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The dissemination of staph infections in hospitals

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IMAGE: This image shows the network of contacts and MRSA carriage. Patients and healthcare workers (with a '+' on their heads) are linked by a grey line if they had contact.... view more

Credit: Obadia et al.

Wireless sensors recording human interactions explain the transmission of germs, such as MRSA, in hospitals, according to research by Thomas Obadia and colleagues.

The study, published this week in PLOS Computational Biology, reveals that close proximity interactions between patients and healthcare workers in Berck-sur-Mer hospital, France, acted as pathways for the transmission of Staphylococcus aureus strains.

The i-Bird (Individual Based Investigation of Resistance Dissemination) study involved analyzing 85,025 daily interactions measured every 30 seconds between 590 participants over a 4 month period. The availability of wireless sensors made capturing interactions between individuals easier than ever and the research supports the use of high-tech approaches for infection control.

Two key features that allowed the analysis were: the simultaneous measurement of contacts and microbiological data - previous studies focused on one or the other component; and the long term follow-up that was instrumental to link incident episodes with contacts.

The results indicate that the study of individuals contact may help identify increased risk of transmission situations and ultimately reduce the burden of nosocomial S. aureus transmission.

The researchers say: "Contact networks have been increasingly used in modeling the spread of infectious diseases. Yet, the contacts collected were often incomplete or used proxies that were thought to capture situation at risk. In this unique experiment, the joint analysis of contact and carriage validates the use of close-proximity interactions recorded by electronic devices, and opens a new field for prevention measures in hospitals."

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Image Caption: Network of contacts and MRSA carriage. Patients and healthcare workers (with a "+" on their heads) are linked by a grey line if they had contact. Methicillin-resistant S. aureus carriers are shown in red.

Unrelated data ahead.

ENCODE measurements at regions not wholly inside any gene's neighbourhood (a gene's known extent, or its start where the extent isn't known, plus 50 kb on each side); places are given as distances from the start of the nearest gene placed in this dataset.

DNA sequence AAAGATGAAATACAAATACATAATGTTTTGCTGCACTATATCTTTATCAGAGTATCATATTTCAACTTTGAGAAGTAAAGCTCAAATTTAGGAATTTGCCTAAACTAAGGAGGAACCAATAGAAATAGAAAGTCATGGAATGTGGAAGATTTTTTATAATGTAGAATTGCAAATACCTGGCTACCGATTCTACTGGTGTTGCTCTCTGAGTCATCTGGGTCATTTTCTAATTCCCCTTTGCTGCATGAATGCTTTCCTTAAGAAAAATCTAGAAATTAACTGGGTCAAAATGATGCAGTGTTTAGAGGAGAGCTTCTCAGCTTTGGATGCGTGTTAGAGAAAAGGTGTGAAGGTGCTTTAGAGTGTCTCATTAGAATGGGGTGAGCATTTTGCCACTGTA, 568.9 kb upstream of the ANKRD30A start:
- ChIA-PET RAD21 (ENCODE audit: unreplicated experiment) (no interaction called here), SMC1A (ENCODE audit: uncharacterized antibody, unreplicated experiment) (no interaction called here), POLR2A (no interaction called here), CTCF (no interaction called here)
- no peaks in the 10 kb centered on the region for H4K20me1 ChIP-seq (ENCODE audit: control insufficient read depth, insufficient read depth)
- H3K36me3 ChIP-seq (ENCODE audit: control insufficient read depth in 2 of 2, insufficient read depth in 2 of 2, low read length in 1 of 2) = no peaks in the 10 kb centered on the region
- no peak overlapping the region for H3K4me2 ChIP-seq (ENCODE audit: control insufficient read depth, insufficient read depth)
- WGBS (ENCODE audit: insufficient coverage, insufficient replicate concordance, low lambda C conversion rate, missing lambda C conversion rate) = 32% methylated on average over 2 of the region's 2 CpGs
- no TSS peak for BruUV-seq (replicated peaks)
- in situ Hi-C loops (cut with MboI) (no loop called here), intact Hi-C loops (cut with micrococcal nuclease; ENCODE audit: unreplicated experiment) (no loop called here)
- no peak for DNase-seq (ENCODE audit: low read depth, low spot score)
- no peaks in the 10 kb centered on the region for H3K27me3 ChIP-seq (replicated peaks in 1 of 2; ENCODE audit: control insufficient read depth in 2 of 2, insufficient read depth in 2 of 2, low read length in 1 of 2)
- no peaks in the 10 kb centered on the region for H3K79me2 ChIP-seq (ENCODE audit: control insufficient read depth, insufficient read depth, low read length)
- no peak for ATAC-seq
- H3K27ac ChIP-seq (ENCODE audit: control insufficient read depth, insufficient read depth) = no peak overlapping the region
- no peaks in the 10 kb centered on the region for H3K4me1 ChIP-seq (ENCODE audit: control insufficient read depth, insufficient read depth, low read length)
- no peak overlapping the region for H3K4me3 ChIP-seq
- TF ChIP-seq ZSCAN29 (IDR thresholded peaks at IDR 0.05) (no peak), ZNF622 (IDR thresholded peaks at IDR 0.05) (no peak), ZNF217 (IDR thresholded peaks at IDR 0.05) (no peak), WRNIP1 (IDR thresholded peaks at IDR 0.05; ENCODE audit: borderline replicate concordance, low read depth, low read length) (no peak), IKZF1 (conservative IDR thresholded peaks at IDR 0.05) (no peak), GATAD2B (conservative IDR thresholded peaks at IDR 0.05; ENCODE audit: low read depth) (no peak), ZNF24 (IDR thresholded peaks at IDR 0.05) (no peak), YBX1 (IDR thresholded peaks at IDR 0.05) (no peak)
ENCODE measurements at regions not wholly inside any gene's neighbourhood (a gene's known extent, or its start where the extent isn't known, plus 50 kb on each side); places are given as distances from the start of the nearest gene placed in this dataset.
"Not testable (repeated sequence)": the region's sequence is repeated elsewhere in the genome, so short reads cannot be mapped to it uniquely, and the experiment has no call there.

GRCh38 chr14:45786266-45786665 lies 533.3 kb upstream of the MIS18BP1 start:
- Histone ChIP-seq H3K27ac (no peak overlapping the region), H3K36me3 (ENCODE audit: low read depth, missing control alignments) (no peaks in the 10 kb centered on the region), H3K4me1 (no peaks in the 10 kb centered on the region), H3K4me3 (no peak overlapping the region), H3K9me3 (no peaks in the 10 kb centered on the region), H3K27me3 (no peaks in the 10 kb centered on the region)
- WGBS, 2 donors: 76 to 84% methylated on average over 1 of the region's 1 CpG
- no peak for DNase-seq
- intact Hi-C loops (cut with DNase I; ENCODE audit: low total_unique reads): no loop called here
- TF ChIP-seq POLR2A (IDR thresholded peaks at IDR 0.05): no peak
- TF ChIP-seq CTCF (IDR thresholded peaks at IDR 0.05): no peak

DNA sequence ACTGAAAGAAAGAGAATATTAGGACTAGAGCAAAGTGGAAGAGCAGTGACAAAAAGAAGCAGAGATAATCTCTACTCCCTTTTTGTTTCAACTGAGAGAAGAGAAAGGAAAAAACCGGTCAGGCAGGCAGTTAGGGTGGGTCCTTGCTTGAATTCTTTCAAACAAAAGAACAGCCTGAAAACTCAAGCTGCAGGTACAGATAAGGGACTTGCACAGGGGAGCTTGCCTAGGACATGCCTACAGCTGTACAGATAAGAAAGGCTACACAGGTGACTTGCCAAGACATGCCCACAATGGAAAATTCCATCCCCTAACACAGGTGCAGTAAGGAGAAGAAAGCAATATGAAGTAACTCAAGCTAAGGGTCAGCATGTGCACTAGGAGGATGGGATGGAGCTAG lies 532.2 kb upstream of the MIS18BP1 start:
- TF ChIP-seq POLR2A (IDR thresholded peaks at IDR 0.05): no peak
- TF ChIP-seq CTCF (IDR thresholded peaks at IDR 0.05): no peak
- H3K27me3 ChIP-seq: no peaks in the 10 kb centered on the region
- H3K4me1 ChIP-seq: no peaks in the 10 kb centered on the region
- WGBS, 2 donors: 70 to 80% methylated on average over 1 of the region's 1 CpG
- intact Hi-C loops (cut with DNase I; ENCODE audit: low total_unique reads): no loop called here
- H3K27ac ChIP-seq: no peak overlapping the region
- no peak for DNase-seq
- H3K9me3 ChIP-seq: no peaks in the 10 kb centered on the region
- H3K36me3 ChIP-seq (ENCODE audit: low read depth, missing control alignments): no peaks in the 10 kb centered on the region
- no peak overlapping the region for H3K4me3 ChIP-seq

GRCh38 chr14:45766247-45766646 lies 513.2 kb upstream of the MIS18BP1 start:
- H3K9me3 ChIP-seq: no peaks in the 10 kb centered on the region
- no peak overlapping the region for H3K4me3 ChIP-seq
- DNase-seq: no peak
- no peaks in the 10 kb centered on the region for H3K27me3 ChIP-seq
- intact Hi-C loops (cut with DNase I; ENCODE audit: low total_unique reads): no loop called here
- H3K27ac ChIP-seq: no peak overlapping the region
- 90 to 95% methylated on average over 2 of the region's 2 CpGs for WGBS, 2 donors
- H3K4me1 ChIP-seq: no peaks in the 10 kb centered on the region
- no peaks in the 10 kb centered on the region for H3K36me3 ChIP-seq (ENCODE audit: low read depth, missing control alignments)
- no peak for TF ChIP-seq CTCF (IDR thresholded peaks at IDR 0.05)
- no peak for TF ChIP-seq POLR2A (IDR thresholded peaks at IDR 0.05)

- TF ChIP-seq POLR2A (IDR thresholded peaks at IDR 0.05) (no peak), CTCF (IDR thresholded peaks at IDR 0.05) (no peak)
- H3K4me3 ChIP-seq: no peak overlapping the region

Image Credit: Obadia et al.

Image Link: http://www.plos.org/wp-content/uploads/2015/03/Obadia-19-Mar.pdf

All works published in PLOS Computational Biology are Open Access, which means that all content is immediately and freely available. Use this URL in your coverage to provide readers access to the paper upon publication: http://www.ploscompbiol.org/article/info:doi/10.1371/journal.pcbi.1004170

Contact:

Thomas Obadia
Address: INSERM/UPMC
UMR_S 1136
Faculté de Médecine Pierre et Marie Curie
27 rue Chaligny
Paris cedex 12, 75571
France
Phone: 0033149283227
Email: thomas.obadia@iplesp.upmc.fr

Citation: Obadia T, Silhol R, Opatowski L, Temime L, Legrand J, Thiébaut ACM, et al. (2015) Detailed Contact Data and the Dissemination of Staphylococcus aureus in Hospitals. PLoS Comput Biol 11(3): e1004170. doi:10.1371/journal.pcbi.1004170

Funding: This study was supported by the European Commission under the Life Science Health Priority of the 6th Framework Program (MOSAR network received from the French Government through the National Clinical Research Program and the Investissement d'Avenir program, Laboratoire d'Excellence "Integrative Biology of Emerging Infectious Diseases" (grant no. ANR-10-LABX-62- IBEID). The funders had no role in study design, data collection and analysis, decision to publish, or preparation of the manuscript.

Competing Interests: The authors have declared that no competing interests exist.

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